“Got a dollar?” I’ve barely stepped off the escalator before I’m hit with requests for money—some desperate, some disinterested. At this point, any response seems inadequate. Feeling pathetic, I give a weak “I hope you have a good day” to the man in the wheelchair. He returns, “God bless you, young lady.”

However uncomfortable my commute, I can’t compete with fourth-century priest John Chrysostom, who on his way to church encountered “outcasts, some with severed hands, others with gouged­out eyes, others filled with festering ulcers and incurable wounds.”[1] One morning, he described the experience to his congregation in detail, knowing many of them had grown blind to the horrors they passed every day.

“We must always make sermons about almsgiving,” John Chrysostom (348-407) tells his parish in Constantinople, “because we, too, have much need of this mercy issuing from the Master who created us, especially during the present season when the frost is severe.”[2] Chrysostom is clear on this: giving to the needy is essential for the warmth of the poor, and the salvation of the rich.

I’ll admit, on my walk to work, I’m usually thinking more about how to avoid eye contact with the homeless man on the corner than how to receive God’s mercy through him. Chrysostom, though, sees the spiritual landscape: situations, actions, and communities are defined by the extent to which they bring us closer to God. For him, poverty isn’t an evil to be eradicated, nor an unfortunate reality to be forgotten. Rather, it’s an opportunity for mercy, a vehicle to bring the rich and the poor closer to each other, and to Christ.

Instead of just creating enough gold in the world to make material poverty impossible, God gave us varied needs and gifts. Chrysostom says, God “allowed many to be found in beggary both for their and for your advantage. For poverty assuredly is more suitable to virtue than wealth; and those existing in sin come into great consolation for helping those in need.”[3] Chrysostom rejects our tendency to think of the poor as alone in need. The rich want too—for repentance, for detachment, for relationship. The poor, though lacking material goods, provide exactly what the rich need: an opportunity for mercy!

When he talks about mercy, Chrysostom uses the Greek word ἐλεημοσύνη, “which has roughly the same double sense as the English ‘charity.’”[4] Today, charity—in the sense of financial giving—is often completely divorced from the idea of charity as self-giving love. But Chrysostom refuses to separate the two meanings. Almsgiving for him requires a loving heart—making it a channel of grace for the almsgiver as well. When I serve the poor with a truly merciful heart, I too receive mercy.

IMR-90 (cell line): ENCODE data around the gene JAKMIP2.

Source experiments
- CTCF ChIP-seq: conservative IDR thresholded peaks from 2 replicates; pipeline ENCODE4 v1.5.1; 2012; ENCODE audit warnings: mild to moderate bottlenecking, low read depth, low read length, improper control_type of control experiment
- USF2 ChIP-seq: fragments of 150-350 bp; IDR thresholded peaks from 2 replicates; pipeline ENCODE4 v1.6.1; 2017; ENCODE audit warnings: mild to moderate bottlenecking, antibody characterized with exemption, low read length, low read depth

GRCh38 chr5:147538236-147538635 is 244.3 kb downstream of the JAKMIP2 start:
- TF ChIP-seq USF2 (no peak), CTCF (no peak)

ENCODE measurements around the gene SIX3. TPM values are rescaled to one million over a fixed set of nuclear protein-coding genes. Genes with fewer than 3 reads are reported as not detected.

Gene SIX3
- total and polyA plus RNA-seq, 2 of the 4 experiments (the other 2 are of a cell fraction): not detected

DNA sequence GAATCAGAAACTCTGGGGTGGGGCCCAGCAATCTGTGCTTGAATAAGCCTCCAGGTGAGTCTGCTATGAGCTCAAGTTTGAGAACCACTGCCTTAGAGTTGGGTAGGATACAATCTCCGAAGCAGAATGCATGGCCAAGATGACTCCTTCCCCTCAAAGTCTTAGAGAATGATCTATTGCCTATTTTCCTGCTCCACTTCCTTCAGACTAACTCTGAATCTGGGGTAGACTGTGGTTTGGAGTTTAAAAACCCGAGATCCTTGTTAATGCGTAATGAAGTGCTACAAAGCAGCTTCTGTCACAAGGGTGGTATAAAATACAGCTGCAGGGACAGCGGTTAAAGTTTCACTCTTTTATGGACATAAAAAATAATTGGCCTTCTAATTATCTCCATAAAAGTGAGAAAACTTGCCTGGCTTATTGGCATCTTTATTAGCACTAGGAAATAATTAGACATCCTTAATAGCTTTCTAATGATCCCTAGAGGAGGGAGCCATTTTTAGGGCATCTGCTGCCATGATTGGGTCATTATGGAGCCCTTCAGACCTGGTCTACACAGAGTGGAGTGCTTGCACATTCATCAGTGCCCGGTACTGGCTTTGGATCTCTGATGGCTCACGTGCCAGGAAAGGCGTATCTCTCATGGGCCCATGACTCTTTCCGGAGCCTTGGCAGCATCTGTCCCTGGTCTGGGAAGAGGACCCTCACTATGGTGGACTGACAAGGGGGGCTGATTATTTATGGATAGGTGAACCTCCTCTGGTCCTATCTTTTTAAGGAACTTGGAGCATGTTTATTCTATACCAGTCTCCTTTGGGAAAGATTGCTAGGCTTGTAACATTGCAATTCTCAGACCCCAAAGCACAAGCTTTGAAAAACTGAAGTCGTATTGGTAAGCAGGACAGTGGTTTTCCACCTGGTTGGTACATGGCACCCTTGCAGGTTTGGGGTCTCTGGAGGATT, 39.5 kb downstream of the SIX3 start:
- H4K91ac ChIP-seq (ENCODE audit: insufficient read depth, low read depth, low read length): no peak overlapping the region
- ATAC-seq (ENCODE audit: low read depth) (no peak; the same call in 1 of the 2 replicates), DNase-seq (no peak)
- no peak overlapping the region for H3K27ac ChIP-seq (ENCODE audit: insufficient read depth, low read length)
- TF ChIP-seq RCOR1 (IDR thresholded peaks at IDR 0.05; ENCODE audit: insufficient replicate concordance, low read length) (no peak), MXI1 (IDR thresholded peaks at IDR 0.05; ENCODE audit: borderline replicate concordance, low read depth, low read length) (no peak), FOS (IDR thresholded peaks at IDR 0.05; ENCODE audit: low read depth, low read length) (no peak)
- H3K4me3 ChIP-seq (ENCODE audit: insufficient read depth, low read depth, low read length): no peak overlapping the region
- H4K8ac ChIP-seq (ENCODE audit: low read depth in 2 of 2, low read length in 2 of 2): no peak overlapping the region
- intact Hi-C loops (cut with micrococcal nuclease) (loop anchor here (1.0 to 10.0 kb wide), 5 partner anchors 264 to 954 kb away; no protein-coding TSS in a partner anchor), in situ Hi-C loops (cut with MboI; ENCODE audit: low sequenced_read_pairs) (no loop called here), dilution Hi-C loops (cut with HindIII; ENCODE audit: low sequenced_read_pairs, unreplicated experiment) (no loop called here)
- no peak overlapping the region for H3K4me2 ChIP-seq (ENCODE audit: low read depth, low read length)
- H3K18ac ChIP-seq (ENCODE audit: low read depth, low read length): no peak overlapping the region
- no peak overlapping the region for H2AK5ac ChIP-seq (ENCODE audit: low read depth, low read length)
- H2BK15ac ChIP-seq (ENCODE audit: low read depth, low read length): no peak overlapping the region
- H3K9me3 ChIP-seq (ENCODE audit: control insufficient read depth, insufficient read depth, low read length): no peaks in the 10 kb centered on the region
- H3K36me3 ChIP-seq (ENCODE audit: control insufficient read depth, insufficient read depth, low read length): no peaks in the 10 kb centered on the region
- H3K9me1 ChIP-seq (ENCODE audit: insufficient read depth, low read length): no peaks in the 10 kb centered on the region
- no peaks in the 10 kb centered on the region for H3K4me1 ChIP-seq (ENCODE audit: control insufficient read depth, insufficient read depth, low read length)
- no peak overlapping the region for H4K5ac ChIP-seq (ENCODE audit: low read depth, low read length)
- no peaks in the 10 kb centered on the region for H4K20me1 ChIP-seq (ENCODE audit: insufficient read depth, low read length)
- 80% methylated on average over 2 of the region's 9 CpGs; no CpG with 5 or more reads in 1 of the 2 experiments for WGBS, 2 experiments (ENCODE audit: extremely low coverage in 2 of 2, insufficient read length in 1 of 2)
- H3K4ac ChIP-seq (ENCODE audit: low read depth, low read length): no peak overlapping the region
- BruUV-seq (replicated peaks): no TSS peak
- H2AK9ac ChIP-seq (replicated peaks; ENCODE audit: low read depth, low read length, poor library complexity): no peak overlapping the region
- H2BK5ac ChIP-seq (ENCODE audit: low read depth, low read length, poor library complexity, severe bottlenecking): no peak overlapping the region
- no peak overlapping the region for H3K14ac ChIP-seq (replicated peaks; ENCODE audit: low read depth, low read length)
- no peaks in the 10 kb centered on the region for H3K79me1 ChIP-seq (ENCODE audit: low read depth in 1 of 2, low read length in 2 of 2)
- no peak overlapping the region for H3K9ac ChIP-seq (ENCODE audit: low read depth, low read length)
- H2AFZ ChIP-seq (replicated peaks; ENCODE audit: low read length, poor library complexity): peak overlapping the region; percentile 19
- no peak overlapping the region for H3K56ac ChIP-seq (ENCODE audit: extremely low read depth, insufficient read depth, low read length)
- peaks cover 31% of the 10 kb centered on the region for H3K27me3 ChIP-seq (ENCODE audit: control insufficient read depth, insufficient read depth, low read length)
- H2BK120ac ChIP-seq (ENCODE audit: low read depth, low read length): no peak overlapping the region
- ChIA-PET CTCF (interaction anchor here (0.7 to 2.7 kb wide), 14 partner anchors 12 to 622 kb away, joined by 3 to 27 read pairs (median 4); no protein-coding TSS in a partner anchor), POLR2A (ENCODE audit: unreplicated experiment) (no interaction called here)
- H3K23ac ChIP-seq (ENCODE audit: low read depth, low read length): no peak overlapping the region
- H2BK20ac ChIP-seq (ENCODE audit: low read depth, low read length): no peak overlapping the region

Chrysostom always has this sense of the rich’s need for mercy in his sermons. With concern for our souls, he demands that we give to all, even the lazy, the unwise, the sinful. By opening our hearts in almsgiving, we open ourselves to Christ, present in the least of these. In refusing mercy to the “unworthy” poor man, we shut ourselves off from the very mercy God desires for us. Indeed, Chrysostom is grateful God has relieved us of this impossible task of judging others’ souls: “If we are going to examine lives, we will never have mercy upon any human being; rather, hindered by this inopportune meddlesomeness, we will remain fruitless and destitute of all help.”[5] It’s not only the poor who suffer here. In judging whether or not a particular person is worthy of love and aid, the rich man rejects the spiritual fruit that he would have received by giving with humility.

So refusing to serve isn’t an option. But should we really give money to someone we know will use it to harm themselves? No. The nuance lies in how we give. Giving money to the poor simply to relieve our consciences is not real charity; it doesn’t consider the other. When we consider the other fully, we see his spiritual needs for community, purpose, and dignity. Simply giving money, with no charity, no relationship, refuses to acknowledge the whole of the person. It exploits the poor for the mental comfort of the rich.

Chrysostom tells a beautiful story of giving well—an act of charity which exploits no one, but ennobles all: